The body of Pope John Paul II, clad in crimson and white vestments, was put on display in Clementine Hall in the Apostolic Palace of the Vatican on Sunday for a private viewing by Italy's prime minister and other dignitaries. It will be transferred on Monday afternoon for public viewing in St. Peter's Basilica.
The event set in motion an elaborate ritual of mourning and transition required by church law that will culminate, if all goes as planned, in the selection of a new pope sometime in the next month.
Msgr. Kevin McCoy, rector of the Pontifical North American College in Rome which trains seminarians to become priests, was online Monday, April 4, at 3 p.m. ET to discuss the future of the papacy.
A transcript follows.
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Msgr. McCoy, welcome to washingtonpost.com. We're glad to have you with us from Rome where it is now 9.p.m., right?
The body of Pope John Paul was moved to St. Peter's Basilica today for public viewing and we now know from the College of Cardinals that the Pope's funeral will occur on Friday. What else did we learn today?
Msgr. Kevin McCoy: Yes, the funeral is on Friday at 10 in the morning, Rome time which is 4 a.m. your time.
What I understand is that His Holiness left no burial instructions or a last will and testament. Pope Paul VI, when he died in 1978, one of his last requests was that he be buried in the truth earth. So as a result, those responsible for carrying out his last wishes had to dig a tomb in a crypt.
So the burial of Pope John Paul II will take place in the Basilica.
I realize that this may not be the proper forum for this question but we really would like to know -- can you tell us why no cardinal over 80 is allowed to vote in the Conclave? Thank you.
Msgr. Kevin McCoy: It's Pope John Paul II's responsibility to define the rules that relate to the election of his successor. So actually on Feb. 22 of 1996, he issued an apostolic constitution that spoke to the rules regarding the vacancy of the Holy See and the election of the new Roman pontiff. So those are the rules that we are currently following and all that we've seen thus far since his death are governed by this document. And if anyone is interested in reading this document in English, they can go to www.vatican.va and on the search engine just enter Apostolic Constitution and there will be a number of them that come up on the screen, click on UNIVERSI DOMINICI GREGIS. You can read in English a 22-page document which explains every step of the election process.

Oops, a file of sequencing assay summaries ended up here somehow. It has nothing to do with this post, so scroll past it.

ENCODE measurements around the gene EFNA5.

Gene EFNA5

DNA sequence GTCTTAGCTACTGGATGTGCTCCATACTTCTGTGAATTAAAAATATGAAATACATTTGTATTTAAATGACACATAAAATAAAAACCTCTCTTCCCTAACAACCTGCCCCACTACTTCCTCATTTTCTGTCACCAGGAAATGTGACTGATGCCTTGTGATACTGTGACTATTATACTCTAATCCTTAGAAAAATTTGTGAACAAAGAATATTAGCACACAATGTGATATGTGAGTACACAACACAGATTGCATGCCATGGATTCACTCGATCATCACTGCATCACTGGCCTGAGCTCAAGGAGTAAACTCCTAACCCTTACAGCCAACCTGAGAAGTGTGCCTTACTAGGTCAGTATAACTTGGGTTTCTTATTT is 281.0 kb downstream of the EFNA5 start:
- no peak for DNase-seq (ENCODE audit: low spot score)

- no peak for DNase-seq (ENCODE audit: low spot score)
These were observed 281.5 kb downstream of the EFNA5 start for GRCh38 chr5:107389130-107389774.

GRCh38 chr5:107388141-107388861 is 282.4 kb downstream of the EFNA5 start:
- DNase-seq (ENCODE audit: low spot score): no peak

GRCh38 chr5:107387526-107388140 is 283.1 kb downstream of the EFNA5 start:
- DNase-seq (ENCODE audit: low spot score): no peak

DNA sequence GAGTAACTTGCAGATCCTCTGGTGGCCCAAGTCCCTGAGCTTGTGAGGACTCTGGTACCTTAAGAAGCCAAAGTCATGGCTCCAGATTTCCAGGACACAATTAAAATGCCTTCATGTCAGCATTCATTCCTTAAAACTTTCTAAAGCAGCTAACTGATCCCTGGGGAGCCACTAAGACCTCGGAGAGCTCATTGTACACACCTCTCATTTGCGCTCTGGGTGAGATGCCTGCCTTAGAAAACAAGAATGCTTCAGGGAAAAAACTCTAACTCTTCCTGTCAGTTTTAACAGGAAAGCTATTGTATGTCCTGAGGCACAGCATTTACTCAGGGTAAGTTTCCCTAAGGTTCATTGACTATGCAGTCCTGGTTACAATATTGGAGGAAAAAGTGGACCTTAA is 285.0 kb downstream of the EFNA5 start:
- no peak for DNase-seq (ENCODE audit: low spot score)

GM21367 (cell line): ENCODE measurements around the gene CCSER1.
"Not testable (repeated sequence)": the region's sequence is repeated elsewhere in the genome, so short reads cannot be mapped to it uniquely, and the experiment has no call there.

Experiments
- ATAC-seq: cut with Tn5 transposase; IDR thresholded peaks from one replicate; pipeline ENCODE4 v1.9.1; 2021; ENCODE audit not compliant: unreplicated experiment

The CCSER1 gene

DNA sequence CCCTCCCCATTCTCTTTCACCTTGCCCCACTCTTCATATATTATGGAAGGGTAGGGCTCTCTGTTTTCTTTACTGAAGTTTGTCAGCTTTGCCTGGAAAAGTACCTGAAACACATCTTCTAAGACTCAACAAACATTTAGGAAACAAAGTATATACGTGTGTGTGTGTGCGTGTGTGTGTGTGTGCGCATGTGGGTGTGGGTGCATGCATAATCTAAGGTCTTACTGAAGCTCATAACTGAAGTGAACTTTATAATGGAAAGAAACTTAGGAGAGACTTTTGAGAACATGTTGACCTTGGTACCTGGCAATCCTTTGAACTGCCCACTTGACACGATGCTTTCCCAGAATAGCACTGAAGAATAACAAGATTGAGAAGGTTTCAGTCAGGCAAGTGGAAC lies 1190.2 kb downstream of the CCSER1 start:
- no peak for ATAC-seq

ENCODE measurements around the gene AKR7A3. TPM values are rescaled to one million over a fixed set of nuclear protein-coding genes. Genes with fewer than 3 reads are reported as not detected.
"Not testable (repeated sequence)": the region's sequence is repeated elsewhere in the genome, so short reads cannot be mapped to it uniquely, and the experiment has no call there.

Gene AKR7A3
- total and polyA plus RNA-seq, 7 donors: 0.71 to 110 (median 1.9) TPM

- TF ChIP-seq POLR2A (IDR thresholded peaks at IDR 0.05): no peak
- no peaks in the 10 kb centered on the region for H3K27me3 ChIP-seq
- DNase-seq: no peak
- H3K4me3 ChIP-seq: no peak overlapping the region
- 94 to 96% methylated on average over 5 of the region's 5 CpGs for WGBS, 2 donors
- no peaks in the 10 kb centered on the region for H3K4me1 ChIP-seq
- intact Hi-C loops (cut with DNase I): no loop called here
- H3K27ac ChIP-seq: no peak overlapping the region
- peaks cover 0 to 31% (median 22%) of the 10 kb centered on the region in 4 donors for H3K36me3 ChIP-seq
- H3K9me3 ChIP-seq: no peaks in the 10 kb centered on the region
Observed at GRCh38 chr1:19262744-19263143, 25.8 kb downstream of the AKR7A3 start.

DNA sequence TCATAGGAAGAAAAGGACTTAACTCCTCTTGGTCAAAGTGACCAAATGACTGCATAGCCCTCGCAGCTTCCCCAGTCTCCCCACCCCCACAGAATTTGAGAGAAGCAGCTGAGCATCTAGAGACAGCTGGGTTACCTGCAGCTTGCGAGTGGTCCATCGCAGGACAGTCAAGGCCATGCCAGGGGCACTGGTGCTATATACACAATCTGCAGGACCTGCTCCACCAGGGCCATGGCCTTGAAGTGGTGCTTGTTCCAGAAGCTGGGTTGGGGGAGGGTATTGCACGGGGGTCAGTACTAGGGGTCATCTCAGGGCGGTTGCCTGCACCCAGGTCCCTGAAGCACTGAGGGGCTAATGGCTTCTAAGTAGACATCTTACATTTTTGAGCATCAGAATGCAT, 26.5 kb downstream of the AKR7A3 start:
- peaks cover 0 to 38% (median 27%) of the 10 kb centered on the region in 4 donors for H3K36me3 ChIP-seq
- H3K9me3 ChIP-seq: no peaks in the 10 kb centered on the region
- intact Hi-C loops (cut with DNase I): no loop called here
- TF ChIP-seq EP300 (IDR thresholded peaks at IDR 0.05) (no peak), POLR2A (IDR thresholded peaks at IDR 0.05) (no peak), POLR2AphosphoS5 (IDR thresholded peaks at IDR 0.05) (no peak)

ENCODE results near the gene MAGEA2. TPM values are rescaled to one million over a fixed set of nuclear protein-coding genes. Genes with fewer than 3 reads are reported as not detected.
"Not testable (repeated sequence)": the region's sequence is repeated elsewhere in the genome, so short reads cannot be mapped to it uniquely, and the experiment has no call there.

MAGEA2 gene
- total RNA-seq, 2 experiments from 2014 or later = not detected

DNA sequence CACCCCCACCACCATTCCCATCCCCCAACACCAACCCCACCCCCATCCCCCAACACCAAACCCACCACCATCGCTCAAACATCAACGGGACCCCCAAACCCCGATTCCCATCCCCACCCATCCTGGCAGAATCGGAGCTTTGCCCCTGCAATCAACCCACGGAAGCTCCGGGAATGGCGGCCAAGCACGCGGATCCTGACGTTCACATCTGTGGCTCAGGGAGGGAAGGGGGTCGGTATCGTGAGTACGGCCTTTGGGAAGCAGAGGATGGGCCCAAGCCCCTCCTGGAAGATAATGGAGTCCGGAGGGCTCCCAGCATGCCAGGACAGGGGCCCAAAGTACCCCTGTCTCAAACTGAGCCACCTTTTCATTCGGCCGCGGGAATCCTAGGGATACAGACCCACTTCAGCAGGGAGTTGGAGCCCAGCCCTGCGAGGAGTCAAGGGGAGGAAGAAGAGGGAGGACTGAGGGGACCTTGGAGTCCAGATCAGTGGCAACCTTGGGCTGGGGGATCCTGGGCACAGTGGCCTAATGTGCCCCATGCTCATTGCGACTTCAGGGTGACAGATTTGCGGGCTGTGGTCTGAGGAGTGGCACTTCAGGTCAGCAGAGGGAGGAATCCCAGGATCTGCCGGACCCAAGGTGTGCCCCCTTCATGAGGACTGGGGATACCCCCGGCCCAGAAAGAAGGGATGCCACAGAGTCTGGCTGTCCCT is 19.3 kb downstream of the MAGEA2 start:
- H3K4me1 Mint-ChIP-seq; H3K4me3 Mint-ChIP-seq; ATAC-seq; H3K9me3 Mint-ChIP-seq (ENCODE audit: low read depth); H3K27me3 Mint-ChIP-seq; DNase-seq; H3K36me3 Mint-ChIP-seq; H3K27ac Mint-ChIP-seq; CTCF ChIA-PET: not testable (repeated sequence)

We hear of a desire to now elect a "transitional" Pope. Transitional from what to what? What circumstances make a short-term Pope particularly attractive today? Under what circumstances would they elect a "permanent" Pope?
Msgr. Kevin McCoy: In this period the cardinals are meeting daily to provide for the continuing operations of the church and they will meet to discuss the large issues that they need to address and have concern as the meet to election the supreme pontiff. So they're going to have to be concerned with issues regarding all seven continents. It's universal. The parameters won't be set for, say someone of a certain age but of a leader who has the qualities that the cardinals deem adequate to meet the needs of the church at this time.
Pope John Paul II, was, in my judgement, in terms of political issues, he was bold and upfront about social injustices. He helped lead the way in the fall of communism.
In terms of personal social issues, he maintained a strong position that sexual relations were a gift from God to be shared between a husband and a wife for the purpose of procreation. Any other form of sexual expression was viewed as wrong.
Is it likely that the next Pope will continue this strong position? (I hope so)
Msgr. Kevin McCoy: Yes. That is the Roman Catholic tradition. The grace of John Paul II was that he was an eloquent teacher and he found language to express that doctrine in manner that some had perhaps never heard it before. His developed theology of the body provided him with a platform in which to engage a modern society in the great respect and intimacy of this gift of sexuality to the spouse in that marital state. I think, in a way that many have listened to it in a new way but yet it is the Catholic tradition and so the new leader will speak this same tradition but perhaps he won't have the charisma of John Paul II.